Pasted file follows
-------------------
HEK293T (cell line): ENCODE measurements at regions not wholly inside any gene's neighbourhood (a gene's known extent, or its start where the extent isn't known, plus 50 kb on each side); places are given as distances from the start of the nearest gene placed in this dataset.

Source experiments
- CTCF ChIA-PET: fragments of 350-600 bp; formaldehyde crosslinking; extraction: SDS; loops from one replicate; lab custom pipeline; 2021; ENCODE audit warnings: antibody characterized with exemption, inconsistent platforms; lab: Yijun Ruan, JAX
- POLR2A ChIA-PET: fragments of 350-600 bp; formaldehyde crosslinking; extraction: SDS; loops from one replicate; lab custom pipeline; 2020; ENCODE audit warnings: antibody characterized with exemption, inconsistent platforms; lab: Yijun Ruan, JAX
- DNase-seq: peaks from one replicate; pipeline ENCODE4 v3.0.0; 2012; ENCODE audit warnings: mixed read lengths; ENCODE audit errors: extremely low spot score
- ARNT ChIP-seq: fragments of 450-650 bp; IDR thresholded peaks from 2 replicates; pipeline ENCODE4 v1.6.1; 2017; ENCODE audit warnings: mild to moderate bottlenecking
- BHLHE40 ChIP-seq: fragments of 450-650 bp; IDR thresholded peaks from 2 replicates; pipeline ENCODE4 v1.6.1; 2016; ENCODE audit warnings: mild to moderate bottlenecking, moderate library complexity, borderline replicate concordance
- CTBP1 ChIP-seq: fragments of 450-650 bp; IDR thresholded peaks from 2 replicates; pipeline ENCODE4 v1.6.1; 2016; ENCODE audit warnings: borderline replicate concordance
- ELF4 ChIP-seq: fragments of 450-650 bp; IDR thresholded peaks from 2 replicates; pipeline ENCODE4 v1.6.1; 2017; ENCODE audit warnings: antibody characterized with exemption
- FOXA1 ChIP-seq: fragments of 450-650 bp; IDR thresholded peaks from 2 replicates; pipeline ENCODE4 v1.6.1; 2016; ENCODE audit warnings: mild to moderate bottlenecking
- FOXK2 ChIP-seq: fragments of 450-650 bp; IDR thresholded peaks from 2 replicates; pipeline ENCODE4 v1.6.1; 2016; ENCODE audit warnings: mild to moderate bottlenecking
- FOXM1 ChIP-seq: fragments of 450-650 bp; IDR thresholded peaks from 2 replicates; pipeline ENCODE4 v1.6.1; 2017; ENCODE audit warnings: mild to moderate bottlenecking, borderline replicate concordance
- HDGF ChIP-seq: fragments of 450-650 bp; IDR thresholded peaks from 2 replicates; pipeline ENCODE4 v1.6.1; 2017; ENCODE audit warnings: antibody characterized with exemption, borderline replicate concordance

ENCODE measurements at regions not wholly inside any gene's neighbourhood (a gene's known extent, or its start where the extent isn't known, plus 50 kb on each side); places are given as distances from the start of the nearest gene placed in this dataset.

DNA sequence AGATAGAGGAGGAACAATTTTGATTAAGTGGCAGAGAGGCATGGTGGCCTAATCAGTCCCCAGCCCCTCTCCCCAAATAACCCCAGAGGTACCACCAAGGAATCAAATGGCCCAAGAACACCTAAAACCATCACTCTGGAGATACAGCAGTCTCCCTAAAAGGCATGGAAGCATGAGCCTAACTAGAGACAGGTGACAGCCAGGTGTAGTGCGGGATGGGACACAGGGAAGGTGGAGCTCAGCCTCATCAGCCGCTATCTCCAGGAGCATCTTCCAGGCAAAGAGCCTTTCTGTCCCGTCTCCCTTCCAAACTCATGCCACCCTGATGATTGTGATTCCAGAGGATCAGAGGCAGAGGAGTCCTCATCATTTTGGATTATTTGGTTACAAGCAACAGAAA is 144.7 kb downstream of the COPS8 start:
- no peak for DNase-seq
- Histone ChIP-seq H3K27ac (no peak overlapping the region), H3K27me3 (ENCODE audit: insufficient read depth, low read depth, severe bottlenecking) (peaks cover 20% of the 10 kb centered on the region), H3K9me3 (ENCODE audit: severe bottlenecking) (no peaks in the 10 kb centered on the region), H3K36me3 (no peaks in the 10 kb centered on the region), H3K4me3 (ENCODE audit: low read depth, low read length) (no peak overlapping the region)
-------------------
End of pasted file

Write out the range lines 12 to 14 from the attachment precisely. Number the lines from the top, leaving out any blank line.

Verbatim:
- FOXM1 ChIP-seq: fragments of 450-650 bp; IDR thresholded peaks from 2 replicates; pipeline ENCODE4 v1.6.1; 2017; ENCODE audit warnings: mild to moderate bottlenecking, borderline replicate concordance
- HDGF ChIP-seq: fragments of 450-650 bp; IDR thresholded peaks from 2 replicates; pipeline ENCODE4 v1.6.1; 2017; ENCODE audit warnings: antibody characterized with exemption, borderline replicate concordance

ENCODE measurements at regions not wholly inside any gene's neighbourhood (a gene's known extent, or its start where the extent isn't known, plus 50 kb on each side); places are given as distances from the start of the nearest gene placed in this dataset.